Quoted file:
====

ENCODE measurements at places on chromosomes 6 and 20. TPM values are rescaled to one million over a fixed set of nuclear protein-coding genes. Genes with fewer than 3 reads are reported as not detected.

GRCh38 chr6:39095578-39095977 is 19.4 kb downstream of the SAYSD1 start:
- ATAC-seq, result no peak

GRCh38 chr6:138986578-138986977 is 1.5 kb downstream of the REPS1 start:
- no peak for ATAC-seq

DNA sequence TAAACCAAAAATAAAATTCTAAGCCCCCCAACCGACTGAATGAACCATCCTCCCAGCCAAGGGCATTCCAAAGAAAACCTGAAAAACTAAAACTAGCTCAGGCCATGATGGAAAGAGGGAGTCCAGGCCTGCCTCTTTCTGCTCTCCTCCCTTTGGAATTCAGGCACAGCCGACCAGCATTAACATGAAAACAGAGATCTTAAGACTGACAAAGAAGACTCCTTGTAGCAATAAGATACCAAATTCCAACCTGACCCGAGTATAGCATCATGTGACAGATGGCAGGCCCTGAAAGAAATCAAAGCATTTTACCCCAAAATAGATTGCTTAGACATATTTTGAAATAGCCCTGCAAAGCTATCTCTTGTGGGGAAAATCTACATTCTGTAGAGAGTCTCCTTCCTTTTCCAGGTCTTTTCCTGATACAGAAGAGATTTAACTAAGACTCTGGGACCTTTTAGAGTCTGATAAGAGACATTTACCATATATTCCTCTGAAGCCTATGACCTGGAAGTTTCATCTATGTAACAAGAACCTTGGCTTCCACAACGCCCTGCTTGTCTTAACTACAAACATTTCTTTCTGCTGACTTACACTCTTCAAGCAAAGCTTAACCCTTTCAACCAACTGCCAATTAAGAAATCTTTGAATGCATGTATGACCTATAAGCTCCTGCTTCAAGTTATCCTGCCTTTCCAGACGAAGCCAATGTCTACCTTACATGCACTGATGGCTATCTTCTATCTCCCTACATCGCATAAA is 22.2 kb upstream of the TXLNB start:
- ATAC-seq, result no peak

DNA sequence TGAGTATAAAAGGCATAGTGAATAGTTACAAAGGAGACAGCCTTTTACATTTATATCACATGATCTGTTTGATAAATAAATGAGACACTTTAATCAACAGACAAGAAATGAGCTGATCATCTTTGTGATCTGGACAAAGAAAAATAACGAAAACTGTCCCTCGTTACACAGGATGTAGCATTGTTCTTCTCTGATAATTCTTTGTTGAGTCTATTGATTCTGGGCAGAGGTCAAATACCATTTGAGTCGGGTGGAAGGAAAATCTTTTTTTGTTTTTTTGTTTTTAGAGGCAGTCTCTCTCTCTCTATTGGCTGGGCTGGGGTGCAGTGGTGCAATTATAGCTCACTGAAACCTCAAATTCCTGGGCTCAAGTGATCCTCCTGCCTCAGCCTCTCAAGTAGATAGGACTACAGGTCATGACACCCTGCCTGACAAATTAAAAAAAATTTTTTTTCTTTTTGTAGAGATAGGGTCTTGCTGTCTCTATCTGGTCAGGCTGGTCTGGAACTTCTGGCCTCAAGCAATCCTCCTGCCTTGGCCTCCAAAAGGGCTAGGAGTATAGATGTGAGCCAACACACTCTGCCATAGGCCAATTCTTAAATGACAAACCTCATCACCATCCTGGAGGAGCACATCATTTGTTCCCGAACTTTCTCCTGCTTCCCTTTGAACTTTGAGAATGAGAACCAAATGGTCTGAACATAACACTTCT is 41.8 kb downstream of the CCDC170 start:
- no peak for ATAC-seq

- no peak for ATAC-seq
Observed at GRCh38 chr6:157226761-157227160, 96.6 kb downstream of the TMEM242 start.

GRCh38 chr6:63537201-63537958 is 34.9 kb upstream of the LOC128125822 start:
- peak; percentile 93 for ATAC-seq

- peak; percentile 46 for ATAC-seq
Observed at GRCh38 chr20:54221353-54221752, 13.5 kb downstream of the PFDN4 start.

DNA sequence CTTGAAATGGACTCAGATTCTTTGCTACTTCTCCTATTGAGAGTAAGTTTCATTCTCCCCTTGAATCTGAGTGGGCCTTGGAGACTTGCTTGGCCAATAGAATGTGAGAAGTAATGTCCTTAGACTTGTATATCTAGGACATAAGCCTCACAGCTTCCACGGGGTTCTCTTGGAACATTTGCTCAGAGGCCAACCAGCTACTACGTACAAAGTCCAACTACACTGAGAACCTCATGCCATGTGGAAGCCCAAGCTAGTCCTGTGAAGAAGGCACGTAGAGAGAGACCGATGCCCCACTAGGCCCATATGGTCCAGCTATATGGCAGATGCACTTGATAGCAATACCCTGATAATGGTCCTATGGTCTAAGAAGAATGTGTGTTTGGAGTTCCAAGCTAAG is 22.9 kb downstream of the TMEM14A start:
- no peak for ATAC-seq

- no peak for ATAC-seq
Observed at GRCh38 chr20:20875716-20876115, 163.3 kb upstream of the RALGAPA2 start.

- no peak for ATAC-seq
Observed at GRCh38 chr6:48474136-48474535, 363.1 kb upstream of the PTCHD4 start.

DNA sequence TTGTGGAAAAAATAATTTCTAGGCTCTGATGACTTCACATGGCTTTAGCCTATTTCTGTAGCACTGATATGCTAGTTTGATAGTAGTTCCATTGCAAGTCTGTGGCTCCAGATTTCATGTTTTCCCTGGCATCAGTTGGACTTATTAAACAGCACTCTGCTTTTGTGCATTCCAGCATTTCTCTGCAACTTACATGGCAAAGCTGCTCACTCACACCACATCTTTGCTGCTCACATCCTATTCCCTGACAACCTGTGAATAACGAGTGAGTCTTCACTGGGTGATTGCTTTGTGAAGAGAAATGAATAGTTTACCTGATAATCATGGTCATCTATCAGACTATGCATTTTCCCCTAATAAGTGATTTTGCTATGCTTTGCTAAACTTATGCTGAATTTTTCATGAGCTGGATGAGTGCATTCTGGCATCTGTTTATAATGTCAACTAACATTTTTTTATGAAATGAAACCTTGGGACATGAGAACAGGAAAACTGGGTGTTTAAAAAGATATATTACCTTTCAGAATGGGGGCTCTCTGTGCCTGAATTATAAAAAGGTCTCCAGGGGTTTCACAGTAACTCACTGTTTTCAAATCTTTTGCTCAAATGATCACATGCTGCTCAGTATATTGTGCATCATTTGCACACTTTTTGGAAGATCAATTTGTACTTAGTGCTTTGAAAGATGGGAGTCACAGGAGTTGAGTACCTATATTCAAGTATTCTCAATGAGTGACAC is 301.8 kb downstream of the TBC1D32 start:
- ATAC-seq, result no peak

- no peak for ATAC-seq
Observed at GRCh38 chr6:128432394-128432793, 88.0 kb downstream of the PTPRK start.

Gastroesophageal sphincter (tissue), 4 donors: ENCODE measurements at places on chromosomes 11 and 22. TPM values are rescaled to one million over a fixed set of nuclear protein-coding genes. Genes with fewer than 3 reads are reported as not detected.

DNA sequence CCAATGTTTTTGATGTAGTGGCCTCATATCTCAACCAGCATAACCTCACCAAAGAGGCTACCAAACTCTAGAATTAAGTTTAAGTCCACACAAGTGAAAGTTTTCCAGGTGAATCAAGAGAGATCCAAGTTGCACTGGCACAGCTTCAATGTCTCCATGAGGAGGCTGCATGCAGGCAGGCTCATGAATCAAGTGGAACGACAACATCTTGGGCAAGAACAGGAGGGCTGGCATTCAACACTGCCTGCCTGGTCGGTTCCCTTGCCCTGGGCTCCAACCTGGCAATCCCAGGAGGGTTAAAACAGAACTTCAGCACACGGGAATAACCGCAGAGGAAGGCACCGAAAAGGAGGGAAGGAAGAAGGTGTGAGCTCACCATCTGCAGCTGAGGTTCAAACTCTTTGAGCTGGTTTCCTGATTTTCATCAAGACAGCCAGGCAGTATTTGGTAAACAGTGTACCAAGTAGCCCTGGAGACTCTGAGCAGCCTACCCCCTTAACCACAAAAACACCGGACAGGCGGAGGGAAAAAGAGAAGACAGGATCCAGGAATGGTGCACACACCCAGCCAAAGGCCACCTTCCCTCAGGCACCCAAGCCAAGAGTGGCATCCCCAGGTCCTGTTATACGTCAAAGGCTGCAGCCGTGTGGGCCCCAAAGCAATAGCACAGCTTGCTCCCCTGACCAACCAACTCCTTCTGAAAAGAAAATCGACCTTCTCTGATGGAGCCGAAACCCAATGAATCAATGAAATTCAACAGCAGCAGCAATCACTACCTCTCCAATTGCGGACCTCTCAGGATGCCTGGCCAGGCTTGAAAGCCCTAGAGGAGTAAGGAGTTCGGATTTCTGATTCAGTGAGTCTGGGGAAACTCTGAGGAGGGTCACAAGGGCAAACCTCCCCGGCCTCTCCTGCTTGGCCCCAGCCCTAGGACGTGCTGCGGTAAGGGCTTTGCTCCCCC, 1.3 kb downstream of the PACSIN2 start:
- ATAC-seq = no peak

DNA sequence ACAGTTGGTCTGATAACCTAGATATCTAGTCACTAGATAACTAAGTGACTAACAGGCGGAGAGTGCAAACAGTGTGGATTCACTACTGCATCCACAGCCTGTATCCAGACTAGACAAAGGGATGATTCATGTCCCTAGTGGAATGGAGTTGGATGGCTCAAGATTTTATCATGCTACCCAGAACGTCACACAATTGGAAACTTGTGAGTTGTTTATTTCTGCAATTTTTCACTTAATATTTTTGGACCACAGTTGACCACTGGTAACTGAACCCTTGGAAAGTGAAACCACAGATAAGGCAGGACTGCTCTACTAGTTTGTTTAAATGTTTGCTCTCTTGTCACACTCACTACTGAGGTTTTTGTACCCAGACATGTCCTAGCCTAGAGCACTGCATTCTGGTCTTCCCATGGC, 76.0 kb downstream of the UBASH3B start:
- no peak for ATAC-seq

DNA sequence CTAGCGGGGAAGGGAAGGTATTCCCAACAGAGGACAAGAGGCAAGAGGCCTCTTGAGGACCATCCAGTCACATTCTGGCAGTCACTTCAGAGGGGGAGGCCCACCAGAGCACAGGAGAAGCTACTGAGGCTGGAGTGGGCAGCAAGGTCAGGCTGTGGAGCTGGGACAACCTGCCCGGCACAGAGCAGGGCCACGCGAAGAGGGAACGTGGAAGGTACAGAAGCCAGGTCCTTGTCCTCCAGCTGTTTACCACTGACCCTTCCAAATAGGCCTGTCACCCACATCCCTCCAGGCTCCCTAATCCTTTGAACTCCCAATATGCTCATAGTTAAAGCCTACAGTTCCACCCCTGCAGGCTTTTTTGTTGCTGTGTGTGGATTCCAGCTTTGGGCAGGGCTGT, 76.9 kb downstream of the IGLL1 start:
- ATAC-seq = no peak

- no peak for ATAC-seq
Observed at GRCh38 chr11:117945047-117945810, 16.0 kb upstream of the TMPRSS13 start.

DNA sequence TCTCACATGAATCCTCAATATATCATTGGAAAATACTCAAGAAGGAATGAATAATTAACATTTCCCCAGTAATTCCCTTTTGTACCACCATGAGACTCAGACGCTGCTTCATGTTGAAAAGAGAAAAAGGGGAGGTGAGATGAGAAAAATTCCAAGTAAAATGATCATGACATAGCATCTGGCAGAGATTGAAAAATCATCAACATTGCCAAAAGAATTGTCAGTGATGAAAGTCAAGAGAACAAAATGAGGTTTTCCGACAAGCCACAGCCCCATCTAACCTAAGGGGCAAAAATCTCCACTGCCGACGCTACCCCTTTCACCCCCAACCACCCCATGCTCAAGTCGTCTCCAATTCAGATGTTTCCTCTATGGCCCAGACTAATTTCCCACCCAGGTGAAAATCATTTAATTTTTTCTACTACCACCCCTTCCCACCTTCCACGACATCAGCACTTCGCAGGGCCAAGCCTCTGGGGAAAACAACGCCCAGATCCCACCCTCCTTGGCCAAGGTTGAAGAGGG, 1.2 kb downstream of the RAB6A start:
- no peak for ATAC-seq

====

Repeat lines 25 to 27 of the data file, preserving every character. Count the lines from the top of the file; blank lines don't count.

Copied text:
Observed at GRCh38 chr6:128432394-128432793, 88.0 kb downstream of the PTPRK start.

Gastroesophageal sphincter (tissue), 4 donors: ENCODE measurements at places on chromosomes 11 and 22. TPM values are rescaled to one million over a fixed set of nuclear protein-coding genes. Genes with fewer than 3 reads are reported as not detected.

DNA sequence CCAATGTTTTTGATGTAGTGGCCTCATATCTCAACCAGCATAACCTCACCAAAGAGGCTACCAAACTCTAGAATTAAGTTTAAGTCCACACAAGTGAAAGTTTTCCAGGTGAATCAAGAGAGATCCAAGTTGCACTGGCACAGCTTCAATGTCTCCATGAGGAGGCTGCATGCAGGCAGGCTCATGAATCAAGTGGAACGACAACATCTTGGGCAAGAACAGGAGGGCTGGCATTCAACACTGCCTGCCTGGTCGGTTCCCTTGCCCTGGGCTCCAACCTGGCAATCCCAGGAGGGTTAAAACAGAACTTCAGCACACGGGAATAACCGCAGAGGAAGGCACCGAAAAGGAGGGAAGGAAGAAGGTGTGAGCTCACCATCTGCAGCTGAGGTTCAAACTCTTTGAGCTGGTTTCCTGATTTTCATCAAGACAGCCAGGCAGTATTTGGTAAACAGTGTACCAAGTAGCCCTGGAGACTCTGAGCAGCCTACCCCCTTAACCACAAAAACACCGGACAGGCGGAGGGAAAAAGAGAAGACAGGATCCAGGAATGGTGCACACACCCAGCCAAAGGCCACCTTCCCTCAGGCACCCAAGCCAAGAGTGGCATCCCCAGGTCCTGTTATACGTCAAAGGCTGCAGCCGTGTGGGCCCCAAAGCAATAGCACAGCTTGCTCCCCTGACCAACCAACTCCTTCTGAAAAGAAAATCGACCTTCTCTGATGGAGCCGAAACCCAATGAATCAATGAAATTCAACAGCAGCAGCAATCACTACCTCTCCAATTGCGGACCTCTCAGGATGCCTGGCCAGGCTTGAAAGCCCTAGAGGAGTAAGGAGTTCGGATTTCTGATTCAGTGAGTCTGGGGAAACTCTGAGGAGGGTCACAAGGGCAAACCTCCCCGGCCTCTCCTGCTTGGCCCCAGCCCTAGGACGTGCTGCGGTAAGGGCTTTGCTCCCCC, 1.3 kb downstream of the PACSIN2 start: